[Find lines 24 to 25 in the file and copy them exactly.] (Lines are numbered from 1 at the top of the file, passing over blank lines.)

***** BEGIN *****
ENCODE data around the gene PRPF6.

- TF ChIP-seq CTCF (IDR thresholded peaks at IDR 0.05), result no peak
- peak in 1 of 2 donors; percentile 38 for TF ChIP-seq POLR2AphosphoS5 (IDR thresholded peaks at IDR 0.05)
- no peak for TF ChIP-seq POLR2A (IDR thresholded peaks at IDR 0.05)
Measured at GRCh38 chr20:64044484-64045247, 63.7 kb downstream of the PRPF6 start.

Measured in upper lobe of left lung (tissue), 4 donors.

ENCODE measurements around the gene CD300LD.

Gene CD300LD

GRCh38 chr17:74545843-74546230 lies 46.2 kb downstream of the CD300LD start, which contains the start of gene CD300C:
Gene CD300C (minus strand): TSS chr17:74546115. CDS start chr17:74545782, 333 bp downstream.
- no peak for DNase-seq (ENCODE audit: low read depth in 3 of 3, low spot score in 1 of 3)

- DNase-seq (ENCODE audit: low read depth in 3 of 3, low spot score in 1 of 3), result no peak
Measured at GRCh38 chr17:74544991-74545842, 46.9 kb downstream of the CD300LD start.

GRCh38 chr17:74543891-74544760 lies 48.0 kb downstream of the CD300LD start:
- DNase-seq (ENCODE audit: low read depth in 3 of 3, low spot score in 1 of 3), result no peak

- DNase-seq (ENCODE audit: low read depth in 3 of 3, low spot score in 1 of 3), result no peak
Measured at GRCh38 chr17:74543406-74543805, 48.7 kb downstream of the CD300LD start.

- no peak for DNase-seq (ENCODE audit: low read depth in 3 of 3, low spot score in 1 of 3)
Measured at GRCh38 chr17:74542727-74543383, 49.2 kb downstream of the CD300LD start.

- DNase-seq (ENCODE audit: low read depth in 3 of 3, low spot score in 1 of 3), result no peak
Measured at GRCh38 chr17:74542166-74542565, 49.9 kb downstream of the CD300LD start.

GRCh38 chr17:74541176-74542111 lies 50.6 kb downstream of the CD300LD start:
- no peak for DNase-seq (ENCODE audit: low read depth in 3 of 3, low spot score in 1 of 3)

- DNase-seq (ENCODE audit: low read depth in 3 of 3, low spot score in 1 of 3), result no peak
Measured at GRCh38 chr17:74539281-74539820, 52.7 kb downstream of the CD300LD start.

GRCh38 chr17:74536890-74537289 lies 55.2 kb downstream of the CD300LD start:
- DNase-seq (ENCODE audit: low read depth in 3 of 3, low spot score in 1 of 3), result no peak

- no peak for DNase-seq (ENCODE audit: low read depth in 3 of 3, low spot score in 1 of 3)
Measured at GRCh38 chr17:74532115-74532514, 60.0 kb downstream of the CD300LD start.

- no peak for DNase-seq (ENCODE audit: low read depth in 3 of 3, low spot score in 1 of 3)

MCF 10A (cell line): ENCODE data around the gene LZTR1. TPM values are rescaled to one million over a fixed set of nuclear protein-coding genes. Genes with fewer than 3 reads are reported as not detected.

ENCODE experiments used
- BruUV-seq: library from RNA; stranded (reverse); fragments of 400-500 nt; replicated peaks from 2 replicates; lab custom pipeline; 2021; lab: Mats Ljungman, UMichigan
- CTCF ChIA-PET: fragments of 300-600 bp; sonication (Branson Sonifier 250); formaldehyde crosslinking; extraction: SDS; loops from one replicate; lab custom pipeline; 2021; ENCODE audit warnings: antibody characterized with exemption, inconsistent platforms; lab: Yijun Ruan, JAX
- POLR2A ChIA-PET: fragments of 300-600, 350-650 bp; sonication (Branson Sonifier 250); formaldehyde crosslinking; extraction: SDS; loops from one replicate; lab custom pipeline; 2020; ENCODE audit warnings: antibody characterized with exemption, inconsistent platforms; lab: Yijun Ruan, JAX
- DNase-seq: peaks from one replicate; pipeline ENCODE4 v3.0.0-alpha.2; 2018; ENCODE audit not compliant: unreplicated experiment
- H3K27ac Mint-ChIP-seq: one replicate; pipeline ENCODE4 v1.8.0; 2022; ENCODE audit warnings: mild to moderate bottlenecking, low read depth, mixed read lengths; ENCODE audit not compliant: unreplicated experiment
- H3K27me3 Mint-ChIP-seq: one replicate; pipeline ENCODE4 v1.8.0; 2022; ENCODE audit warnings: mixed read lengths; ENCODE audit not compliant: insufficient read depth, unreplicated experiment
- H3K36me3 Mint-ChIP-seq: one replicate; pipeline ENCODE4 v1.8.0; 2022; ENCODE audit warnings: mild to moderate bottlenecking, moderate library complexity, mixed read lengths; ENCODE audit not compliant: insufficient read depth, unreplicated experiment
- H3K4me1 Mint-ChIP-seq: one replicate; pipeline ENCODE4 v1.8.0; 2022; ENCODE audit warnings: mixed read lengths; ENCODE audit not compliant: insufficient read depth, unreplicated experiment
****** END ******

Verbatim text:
- DNase-seq (ENCODE audit: low read depth in 3 of 3, low spot score in 1 of 3), result no peak
Measured at GRCh38 chr17:74539281-74539820, 52.7 kb downstream of the CD300LD start.